Monday, May 16, 2011

sausages for breakfast

I wound up with a copy of Michael Ruhlman's Charcuterie mainly because I wanted to figure out a way to make a better poultry breakfast sausage. This month, with breakfast-sausage sized casings ordered from the internet, I finally made a first attempt at that goal, egged on by Charcuteapalooza's May challenge.

The challenge was for loose breakfast sausage this month, but in the spirit of learning something new, since I've already had plenty of practice in grinding sausage, my sausage was destined for breakfast sausage sized collagen casings. And we experimented with turkey and chicken sausages (both with just the natural poultry fat). The goal was something tasty, healthy, and even able to be eaten by people who don't eat pork. The bonus would be if I could pre-cook the links and freeze them, for later quick breakfast needs.

In the end, most of that sausage did wind up being loose. We did a small batch of chicken (with purchased boneless chicken thighs) and a small batch of turkey (with turkey drumsticks that required butchering off the bone... a project in itself.) Then, we got to the stuffing phase, and at least so far, I didn't figure out how I could actually make links that stay put in collagen casings, oops. Possibly soaking it first was my problem, and all the other sausage hobbyist posts I found on the internet complaining of the same thing made the same mistake as me. Or possibly collagen sausage just won't form links by twisting. I have more casings in the fridge to experiment with next time, and the rest of the meat went to some straightforward breakfast patties. For breakfast, with pancakes.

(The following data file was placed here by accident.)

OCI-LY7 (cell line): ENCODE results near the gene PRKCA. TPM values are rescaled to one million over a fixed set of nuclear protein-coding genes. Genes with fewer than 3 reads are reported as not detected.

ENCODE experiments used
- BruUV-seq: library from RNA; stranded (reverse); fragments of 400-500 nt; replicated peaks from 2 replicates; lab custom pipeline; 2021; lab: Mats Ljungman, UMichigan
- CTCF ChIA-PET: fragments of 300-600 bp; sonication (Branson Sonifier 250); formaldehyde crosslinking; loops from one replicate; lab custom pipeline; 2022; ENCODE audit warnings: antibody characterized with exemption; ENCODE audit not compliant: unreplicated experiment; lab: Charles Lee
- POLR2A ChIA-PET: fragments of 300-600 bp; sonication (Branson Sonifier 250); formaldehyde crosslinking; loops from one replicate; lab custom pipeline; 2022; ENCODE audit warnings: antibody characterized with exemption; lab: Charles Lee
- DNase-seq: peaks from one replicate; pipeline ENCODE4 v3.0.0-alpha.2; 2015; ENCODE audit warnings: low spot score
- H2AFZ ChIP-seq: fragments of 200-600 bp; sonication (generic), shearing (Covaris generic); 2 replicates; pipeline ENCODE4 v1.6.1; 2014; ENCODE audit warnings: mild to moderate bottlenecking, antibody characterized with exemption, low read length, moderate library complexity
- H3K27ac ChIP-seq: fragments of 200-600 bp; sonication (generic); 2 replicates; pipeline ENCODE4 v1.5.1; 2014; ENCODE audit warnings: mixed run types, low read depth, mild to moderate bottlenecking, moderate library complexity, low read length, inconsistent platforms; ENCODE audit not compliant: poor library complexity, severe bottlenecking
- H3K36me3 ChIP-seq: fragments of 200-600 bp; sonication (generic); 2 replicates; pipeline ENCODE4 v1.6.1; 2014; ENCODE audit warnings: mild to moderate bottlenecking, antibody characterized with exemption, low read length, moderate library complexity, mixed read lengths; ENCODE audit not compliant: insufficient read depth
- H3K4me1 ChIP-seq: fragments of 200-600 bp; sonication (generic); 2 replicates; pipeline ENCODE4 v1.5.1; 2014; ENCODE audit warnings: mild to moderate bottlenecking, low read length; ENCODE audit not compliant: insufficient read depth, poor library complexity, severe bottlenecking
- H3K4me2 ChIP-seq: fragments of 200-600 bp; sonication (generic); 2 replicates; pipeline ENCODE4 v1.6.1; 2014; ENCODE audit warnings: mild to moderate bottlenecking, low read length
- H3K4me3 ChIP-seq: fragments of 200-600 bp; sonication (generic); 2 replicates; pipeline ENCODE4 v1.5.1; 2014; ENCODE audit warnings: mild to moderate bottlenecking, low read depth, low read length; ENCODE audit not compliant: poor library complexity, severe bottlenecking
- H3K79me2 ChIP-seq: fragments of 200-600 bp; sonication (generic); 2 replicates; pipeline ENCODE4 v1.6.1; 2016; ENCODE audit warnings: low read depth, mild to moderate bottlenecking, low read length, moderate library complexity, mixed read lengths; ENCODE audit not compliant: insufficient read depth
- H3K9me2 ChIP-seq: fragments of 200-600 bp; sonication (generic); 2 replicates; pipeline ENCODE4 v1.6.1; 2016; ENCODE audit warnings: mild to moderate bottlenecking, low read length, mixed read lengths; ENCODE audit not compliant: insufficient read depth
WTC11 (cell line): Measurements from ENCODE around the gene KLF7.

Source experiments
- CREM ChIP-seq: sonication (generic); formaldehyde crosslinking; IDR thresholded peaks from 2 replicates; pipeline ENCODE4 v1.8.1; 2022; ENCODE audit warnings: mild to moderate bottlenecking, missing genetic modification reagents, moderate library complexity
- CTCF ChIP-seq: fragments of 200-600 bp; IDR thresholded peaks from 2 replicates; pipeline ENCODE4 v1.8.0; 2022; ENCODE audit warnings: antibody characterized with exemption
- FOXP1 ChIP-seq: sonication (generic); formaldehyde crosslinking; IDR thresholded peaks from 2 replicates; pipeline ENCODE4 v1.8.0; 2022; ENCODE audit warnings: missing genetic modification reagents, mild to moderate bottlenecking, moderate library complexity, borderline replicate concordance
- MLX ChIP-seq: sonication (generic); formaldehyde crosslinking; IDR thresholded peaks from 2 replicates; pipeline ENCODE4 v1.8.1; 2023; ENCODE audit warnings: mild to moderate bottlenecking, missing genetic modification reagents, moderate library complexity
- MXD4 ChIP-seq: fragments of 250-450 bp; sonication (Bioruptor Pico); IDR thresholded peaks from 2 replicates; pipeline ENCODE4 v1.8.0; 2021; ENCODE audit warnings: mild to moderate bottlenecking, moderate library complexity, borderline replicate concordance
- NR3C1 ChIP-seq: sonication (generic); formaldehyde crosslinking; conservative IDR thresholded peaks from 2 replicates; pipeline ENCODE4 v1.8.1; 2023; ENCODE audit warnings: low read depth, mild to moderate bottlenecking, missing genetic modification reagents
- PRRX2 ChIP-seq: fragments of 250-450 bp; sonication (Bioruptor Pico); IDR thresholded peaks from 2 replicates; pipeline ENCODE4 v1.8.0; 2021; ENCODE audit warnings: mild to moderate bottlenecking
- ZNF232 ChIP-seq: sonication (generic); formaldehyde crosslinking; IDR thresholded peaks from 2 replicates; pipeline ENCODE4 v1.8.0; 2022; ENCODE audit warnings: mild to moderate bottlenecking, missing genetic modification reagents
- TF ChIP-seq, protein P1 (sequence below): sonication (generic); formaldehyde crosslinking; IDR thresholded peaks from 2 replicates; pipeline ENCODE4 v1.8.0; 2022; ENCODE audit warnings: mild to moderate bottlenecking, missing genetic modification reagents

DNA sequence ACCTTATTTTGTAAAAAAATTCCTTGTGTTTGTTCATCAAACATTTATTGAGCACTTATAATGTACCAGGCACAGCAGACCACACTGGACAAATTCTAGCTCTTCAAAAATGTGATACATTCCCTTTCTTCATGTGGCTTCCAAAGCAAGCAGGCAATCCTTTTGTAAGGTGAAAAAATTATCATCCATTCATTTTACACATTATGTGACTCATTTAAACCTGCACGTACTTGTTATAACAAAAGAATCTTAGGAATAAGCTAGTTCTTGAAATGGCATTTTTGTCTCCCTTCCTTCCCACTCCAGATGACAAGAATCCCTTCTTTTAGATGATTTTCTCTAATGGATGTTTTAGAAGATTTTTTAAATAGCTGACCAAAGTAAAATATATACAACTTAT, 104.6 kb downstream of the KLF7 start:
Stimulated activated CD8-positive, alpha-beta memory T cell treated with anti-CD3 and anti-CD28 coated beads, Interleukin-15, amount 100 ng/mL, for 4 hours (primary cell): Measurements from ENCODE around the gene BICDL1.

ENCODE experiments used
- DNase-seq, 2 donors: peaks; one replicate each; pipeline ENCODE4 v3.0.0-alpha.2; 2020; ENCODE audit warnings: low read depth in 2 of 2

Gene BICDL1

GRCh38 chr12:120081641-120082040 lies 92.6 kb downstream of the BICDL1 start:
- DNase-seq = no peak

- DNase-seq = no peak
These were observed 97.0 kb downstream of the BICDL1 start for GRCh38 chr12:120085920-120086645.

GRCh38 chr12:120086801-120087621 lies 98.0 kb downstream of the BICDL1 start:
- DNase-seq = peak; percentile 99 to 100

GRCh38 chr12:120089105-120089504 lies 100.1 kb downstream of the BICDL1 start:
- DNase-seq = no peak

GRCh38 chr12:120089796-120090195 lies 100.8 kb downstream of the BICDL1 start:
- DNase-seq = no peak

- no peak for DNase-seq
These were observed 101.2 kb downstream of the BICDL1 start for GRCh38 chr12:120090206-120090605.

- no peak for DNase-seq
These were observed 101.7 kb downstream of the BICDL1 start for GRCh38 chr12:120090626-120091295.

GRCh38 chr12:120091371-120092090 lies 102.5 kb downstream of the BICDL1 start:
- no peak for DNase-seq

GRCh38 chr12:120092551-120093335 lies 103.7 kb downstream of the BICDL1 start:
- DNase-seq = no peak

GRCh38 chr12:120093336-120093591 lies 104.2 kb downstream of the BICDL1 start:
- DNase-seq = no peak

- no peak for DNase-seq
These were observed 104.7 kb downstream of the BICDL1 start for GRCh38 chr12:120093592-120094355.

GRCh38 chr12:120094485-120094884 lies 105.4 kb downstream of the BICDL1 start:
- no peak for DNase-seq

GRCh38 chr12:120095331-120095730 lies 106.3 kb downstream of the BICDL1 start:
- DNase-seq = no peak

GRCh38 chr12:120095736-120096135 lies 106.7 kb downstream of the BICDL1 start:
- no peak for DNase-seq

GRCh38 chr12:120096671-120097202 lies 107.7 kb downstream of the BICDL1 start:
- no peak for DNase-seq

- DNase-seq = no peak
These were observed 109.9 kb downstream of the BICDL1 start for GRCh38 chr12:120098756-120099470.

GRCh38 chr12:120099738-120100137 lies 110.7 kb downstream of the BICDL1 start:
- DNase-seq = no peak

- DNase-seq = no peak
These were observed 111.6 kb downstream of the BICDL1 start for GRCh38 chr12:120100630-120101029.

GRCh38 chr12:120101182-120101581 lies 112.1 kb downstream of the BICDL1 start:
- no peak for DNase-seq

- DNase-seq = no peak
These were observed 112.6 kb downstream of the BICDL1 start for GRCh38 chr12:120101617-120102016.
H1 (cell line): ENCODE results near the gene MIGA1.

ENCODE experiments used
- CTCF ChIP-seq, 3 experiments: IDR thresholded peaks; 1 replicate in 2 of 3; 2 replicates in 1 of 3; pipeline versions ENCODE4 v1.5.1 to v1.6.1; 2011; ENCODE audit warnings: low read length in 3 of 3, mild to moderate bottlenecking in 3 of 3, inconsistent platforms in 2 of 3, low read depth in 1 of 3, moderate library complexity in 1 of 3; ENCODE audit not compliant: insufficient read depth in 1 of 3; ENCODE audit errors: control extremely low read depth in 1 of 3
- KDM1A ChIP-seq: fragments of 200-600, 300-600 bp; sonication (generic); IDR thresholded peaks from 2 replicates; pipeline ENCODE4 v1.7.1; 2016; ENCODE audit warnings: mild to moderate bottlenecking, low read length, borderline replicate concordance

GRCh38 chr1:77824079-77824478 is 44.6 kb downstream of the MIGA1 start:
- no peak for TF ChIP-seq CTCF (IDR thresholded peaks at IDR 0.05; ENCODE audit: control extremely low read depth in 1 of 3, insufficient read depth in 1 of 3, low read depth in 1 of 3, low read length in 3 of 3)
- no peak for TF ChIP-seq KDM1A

From chow

In the meantime, since I couldn't make links, the only thing I could think of to do with my coiled length of stuffed sausage was to poach it (as Ruhlman describes for doing with emulsified sausages, though these aren't emulsified) and then once the sausage was cooked and wasn't going to escape the casings, cut it into cylindrical links. Not stylish, but functional. They're in the freezer, waiting to be tested out this week to see if they are good enough to do again.

Boring but functional may be the biggest problem. Homemade sausage is definitely still a project, even after making it enough times over the past few years. Practice does not make you faster at cleaning raw meat off of bowls, trays, and Kitchenaid parts, or at slowly feeding meat through the grinder or at sausage filling through the stuffer. It might help with making links out of collagen casing, if that turns out to be a learnable skill. It might make me faster at butchering turkey drumsticks, but I don't know if I'm going to be practicing that one quite often enough either - the turkey tasted better, but not quite better enough to be worth all that extra trouble. So is all of that worth it for a sausage that I precook and stick straight into the freezer, (and one that's good enough but missing all that tasty tasty extra fat, too) rather than one that I make very special and eat very fresh for a special occasion meal?

But at least in theory, I've finally done what I set out to do when I bought Charcuterie, and will have a breakfast this week one morning that I made myself, that is healthy protein that tastes good and can go straight from freezer to microwave when I'm in a hurry.